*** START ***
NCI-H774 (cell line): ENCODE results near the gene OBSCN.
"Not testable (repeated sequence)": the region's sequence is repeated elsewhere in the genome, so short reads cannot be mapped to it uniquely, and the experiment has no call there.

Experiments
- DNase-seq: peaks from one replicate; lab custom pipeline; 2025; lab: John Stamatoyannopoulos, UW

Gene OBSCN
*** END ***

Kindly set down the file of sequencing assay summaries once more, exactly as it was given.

NCI-H774 (cell line): ENCODE results near the gene OBSCN.
"Not testable (repeated sequence)": the region's sequence is repeated elsewhere in the genome, so short reads cannot be mapped to it uniquely, and the experiment has no call there.

Experiments
- DNase-seq: peaks from one replicate; lab custom pipeline; 2025; lab: John Stamatoyannopoulos, UW

Gene OBSCN